Just after dawn this date in 1998, David Wilson was hanged for murdering a security guard in St. Kitts and Nevis.
The execution of this run-of-the-mill criminal attracted particular attention as a hempen protest against death penalty skeptics on the bench of the British Privy Council. Especially in the 1990s (and since) the exercise by this high court of the commonwealth of an excessively persnickety supervision of Caribbean death sentences attracted regional backlash against colonial meddling for hampering local response to violent crime. (See also the contemporaneous Trinidad and Tobago case of Dole Chadee.)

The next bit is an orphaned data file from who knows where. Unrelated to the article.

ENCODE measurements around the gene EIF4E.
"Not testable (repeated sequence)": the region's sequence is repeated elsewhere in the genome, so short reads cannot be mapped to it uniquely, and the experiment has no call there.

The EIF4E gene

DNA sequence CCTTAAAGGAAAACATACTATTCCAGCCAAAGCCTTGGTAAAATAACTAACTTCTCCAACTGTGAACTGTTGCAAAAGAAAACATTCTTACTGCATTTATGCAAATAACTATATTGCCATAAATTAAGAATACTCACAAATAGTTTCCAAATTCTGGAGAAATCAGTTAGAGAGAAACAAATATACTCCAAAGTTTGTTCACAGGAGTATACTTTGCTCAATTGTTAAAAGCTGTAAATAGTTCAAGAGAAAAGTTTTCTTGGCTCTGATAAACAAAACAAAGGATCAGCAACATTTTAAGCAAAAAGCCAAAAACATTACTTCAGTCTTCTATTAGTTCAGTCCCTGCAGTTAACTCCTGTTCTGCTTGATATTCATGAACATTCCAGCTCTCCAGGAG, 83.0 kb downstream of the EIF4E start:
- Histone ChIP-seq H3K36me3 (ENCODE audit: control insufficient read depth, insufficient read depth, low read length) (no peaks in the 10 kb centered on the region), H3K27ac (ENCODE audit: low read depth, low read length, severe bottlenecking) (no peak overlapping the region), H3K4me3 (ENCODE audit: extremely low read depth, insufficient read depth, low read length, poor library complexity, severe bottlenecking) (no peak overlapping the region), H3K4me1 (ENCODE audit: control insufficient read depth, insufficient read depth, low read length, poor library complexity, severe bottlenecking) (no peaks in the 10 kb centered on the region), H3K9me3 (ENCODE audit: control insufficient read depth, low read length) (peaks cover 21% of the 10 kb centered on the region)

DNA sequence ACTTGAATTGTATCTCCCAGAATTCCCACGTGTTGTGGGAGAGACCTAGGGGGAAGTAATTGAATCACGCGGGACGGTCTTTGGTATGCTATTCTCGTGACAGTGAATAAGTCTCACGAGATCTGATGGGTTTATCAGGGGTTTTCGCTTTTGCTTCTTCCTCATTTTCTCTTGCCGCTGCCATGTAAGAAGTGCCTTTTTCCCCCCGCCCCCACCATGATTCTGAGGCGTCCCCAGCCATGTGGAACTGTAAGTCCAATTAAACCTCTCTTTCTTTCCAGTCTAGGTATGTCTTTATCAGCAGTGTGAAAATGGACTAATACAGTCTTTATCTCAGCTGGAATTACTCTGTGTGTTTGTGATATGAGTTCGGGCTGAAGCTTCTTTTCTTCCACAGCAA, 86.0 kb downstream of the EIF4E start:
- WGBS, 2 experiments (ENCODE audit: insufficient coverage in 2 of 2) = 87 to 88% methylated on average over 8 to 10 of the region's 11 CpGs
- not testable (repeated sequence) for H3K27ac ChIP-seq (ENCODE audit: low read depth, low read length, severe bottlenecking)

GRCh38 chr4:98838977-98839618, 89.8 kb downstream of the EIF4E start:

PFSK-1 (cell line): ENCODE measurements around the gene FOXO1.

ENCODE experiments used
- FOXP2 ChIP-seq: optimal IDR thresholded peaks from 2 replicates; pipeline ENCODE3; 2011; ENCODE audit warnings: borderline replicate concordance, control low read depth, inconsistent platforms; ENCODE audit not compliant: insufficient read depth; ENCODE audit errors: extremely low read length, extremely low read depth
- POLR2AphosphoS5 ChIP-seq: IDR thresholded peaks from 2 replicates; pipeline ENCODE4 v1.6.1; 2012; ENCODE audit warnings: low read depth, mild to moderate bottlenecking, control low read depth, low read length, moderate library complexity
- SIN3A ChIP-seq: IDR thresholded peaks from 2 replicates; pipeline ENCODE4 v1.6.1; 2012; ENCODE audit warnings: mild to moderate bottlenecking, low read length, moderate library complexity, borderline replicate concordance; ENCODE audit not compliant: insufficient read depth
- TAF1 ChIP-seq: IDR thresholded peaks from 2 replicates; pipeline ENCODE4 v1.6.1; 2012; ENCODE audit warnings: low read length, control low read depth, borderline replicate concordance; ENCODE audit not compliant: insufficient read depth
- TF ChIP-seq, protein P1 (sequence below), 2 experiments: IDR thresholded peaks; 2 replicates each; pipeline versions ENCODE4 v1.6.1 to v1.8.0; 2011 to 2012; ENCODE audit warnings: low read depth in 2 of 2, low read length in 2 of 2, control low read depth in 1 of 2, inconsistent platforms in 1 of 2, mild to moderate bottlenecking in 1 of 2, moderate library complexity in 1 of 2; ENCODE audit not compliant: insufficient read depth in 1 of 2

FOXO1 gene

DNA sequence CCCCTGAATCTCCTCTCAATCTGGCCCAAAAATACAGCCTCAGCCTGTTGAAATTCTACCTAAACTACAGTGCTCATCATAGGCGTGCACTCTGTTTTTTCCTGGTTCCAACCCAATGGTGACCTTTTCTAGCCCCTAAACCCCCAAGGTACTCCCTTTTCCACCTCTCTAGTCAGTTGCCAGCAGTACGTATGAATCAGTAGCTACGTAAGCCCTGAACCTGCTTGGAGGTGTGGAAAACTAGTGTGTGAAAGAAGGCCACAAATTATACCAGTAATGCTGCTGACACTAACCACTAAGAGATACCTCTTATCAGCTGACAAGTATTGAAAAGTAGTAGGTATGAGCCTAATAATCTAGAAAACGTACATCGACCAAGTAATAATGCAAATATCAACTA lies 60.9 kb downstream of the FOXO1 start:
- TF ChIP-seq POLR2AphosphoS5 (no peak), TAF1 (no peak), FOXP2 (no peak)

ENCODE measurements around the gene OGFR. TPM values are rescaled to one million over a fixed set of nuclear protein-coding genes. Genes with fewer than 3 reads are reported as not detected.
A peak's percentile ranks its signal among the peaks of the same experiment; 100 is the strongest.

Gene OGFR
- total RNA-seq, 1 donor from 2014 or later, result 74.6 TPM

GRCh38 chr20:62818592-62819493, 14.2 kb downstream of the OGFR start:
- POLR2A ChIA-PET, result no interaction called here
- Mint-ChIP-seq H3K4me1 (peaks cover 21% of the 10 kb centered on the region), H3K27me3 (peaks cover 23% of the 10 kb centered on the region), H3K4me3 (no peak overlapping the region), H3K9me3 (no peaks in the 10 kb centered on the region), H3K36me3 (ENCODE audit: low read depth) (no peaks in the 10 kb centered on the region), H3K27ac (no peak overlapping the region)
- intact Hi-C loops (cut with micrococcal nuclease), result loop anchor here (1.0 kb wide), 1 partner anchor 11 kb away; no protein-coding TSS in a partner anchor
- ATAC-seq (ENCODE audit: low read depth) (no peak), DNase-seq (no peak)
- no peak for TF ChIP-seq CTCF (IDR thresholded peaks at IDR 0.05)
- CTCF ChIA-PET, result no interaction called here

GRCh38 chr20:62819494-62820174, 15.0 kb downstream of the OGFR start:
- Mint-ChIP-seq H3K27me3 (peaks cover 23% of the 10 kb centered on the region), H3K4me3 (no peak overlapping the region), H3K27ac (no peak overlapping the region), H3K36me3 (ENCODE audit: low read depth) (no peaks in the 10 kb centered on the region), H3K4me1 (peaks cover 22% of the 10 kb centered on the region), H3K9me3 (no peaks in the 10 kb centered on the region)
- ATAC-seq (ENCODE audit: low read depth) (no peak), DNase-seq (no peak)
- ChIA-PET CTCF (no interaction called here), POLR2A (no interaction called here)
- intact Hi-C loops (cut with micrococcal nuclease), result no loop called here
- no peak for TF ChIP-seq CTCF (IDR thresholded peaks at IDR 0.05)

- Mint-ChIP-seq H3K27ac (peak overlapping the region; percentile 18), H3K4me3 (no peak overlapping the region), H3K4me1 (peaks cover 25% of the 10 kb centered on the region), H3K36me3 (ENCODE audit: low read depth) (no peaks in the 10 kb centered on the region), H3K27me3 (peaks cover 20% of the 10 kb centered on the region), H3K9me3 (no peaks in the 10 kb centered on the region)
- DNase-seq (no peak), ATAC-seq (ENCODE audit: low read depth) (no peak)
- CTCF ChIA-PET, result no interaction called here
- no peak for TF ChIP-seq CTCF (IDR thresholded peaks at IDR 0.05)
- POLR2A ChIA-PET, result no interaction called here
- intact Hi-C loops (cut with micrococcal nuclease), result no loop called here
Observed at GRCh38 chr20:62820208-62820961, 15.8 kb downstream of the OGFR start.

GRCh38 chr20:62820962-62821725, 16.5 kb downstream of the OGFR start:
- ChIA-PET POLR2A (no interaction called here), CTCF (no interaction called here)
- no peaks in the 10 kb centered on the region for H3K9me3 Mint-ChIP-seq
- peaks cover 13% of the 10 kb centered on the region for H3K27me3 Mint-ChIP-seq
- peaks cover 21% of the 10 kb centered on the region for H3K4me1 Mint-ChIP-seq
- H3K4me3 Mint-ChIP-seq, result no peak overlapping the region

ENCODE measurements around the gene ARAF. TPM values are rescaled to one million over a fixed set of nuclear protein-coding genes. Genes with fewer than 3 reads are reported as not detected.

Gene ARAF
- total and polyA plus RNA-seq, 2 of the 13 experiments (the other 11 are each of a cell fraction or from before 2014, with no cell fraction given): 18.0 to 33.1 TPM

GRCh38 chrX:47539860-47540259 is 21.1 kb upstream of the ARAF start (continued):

Wilson was controversially hanged before he submitted his appeal to the Privy Council.
In a bid to shore up national sovereignty, Caribbean countries were even then hammering out a Caribbean Court of Justice to replace these distant and unaccountable magistrates. However, official adoption of the CCJ has been halting.